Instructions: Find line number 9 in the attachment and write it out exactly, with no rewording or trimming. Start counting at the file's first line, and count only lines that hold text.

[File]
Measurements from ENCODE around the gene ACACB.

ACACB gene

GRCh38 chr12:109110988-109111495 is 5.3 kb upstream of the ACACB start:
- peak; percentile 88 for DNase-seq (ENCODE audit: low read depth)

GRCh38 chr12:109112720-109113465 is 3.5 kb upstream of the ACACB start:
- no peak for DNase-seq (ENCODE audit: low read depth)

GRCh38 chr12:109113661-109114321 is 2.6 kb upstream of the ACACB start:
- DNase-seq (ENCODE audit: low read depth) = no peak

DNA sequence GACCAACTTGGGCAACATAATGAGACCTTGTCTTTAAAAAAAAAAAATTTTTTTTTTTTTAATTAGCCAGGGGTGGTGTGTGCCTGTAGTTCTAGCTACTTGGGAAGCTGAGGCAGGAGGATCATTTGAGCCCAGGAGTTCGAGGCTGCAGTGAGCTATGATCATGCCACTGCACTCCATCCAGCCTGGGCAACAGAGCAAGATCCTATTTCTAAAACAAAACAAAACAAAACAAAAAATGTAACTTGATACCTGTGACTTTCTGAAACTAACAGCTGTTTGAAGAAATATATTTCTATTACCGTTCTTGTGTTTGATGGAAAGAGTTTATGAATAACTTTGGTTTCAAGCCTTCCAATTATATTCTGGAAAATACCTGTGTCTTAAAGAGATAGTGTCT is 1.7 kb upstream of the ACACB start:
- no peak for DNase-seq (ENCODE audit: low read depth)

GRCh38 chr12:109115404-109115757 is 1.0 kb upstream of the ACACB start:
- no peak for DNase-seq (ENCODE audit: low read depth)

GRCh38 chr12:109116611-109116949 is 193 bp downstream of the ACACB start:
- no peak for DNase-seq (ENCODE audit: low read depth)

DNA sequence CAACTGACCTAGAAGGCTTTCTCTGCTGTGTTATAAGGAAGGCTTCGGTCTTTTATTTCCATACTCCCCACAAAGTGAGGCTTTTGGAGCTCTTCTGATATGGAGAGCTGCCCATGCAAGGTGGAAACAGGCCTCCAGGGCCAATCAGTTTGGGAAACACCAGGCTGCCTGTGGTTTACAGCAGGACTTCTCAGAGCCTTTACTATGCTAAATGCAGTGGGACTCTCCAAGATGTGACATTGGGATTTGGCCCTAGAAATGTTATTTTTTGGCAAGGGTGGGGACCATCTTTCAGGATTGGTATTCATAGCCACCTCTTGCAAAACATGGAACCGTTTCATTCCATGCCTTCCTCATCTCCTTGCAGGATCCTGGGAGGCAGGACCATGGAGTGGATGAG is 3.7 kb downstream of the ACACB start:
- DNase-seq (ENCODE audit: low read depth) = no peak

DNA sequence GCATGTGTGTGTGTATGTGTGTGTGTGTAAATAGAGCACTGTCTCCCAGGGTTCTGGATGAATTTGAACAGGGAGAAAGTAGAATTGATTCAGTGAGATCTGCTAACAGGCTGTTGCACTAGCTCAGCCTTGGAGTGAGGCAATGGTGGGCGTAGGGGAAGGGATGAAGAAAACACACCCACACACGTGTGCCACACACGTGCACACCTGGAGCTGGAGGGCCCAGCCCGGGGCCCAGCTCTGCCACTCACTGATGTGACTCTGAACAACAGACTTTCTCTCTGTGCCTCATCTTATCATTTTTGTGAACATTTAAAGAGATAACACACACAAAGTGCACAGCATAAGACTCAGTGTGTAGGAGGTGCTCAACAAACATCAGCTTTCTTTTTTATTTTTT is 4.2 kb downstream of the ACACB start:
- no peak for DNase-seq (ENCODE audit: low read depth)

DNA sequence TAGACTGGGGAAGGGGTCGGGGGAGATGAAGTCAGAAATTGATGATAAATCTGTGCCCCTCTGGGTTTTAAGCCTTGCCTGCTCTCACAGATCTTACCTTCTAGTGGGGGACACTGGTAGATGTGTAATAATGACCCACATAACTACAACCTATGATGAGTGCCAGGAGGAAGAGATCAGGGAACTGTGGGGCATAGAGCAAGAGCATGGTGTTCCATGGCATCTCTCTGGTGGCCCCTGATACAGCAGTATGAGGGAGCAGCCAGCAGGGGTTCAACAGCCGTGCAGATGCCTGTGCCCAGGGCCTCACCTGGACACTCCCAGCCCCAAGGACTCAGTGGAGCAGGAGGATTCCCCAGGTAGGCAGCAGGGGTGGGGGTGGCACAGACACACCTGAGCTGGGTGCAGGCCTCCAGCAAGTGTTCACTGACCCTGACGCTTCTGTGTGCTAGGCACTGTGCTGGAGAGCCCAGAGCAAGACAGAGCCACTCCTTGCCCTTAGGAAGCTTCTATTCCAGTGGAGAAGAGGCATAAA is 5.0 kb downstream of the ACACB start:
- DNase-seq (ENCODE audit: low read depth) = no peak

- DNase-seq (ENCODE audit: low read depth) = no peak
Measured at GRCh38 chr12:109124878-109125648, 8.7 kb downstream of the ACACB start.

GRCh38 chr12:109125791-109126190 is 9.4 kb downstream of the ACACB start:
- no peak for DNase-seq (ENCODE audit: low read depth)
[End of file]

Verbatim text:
DNA sequence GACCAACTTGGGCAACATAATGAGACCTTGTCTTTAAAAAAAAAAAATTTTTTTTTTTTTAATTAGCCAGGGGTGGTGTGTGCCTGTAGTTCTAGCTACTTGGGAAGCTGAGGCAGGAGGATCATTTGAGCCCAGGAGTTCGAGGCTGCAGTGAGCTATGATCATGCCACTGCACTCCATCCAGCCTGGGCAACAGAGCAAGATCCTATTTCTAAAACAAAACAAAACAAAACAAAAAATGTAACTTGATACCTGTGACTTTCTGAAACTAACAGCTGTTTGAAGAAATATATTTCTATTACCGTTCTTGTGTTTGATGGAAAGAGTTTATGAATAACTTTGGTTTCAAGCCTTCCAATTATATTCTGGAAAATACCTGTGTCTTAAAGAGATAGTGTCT is 1.7 kb upstream of the ACACB start: